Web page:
Brazil: Obesity prevalence increased by 60% over the last decade in Brazil
Obesity is increasing at a high pace with one in every five Brazilians obese. More than half the population is overweight.
Estimates by the Ministry of Health (MoH) show that prevalence of obesity has increased by 60%, rising from 11.8% in 2006 to 18.9% in 2016. Percentage of overweight population increased from 42.6% to 53.8%.
Experts attribute the weight gain of Brazilians not only to economic and cultural factors but also genetic and hormonal. Studies have highlighted the change in eating pattern over the last few decades. With little time to eat, people have reduced home-cooked meals and opted for faster, higher caloric foods.
Surveys have observed a change in the regular consumption of beans which considered a staple diet for Brazilians, decreased from 67.5% in 2012 to 61.3% in 2016. Additionally, only one in three adults consume fruit five days a week. Increase in purchasing power can also be attributed to the growth of obesity prevalence.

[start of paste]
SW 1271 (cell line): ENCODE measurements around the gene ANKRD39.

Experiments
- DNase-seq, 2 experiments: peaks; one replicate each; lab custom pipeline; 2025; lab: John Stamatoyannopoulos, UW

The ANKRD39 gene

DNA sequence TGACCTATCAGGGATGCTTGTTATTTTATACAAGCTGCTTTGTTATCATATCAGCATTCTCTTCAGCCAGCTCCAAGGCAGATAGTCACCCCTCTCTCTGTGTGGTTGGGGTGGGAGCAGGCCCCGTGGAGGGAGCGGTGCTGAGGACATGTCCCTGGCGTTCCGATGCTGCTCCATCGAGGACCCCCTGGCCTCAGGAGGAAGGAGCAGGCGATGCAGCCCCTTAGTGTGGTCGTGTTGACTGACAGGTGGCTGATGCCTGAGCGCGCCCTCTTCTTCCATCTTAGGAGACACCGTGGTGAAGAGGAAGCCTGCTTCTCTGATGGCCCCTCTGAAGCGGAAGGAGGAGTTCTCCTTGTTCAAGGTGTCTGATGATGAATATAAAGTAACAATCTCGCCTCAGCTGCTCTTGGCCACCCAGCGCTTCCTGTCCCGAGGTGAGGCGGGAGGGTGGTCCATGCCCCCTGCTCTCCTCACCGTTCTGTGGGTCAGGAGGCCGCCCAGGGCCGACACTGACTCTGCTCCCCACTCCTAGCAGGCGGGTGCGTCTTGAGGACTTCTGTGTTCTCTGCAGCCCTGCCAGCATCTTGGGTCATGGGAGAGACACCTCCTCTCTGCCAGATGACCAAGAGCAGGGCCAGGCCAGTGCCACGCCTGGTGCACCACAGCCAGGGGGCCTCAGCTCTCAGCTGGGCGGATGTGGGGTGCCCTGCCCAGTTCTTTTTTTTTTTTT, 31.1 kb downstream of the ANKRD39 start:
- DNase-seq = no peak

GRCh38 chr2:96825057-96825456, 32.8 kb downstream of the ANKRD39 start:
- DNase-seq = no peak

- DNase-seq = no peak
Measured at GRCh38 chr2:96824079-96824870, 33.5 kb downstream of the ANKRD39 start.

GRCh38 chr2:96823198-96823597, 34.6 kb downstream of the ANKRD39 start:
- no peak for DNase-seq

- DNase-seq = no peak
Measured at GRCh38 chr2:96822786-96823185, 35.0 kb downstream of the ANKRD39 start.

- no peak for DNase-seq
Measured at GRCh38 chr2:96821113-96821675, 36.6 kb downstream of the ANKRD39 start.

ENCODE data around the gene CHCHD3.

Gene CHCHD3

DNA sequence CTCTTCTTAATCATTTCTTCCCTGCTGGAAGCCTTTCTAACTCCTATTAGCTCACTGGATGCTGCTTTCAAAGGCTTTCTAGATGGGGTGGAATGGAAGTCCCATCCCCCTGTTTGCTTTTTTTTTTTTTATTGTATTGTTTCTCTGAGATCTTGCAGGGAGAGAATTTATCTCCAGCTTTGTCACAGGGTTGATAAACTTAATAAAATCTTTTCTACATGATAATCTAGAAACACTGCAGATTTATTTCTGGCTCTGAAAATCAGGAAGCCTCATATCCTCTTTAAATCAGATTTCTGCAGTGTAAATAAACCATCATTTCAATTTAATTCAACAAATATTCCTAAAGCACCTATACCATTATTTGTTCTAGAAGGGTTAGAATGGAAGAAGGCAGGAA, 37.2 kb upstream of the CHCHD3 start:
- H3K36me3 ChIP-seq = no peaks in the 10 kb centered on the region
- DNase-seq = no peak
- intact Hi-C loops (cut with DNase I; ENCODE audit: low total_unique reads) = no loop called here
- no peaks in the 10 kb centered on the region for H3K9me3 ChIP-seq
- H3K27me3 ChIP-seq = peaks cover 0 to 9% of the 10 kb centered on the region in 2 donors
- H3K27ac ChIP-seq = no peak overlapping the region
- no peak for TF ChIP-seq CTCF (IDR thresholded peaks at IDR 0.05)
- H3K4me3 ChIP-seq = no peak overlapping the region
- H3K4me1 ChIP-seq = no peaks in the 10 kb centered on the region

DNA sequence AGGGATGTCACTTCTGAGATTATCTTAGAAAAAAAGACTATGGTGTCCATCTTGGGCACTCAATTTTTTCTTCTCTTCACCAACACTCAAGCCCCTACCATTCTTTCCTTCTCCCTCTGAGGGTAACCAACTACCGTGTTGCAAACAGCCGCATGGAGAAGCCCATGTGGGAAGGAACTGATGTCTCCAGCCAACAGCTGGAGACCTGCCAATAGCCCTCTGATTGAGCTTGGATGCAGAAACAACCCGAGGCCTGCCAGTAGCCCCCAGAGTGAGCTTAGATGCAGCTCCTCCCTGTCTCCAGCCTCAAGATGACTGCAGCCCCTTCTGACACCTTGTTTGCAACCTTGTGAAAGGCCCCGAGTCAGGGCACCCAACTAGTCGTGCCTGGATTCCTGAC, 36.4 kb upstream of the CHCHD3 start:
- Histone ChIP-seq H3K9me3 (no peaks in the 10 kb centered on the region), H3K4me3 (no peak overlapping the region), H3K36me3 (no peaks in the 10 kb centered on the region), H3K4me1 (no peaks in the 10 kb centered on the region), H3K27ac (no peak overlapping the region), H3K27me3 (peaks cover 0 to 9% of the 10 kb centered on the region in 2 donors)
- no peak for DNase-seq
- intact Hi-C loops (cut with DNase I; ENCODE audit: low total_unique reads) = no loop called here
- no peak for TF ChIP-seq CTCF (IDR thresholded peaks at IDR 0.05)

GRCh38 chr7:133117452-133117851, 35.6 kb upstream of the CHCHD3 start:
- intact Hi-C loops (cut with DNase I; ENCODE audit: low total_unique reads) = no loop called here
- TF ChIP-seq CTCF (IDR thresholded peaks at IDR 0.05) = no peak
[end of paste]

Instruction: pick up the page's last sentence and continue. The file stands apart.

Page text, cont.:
Middle-class income which represents currently 56% of the population grew by 71% between 2005 and 2015, with the income of the poorest 25% increasing the most. It has also been observed that percentage of overweight population significantly increased in the age group from 18 to 24 years (30.3%) and 50% in 25 to 44 years.
Other contributing factors include genetics, disturbed sleeping patterns and lack of healthy diet. Obesity can lead to increased risk of other metabolic diseases such as diabetes, cardiovascular disease and hypertension. Cardiovascular diseases, chronic respiratory diseases, diabetes and cancer account for 74% of annual deaths in Brazil.